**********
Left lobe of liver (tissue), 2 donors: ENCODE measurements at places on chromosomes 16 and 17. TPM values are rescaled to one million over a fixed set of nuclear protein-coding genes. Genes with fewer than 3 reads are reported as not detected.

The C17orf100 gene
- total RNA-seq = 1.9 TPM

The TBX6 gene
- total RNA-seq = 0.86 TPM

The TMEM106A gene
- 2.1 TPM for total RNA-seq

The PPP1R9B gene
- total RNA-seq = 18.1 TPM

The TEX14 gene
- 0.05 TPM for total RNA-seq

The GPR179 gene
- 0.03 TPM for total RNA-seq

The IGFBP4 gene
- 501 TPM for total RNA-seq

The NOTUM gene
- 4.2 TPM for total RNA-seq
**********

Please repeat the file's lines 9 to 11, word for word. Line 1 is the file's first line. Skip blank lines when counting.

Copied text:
- total RNA-seq = 18.1 TPM

The TEX14 gene
- 0.05 TPM for total RNA-seq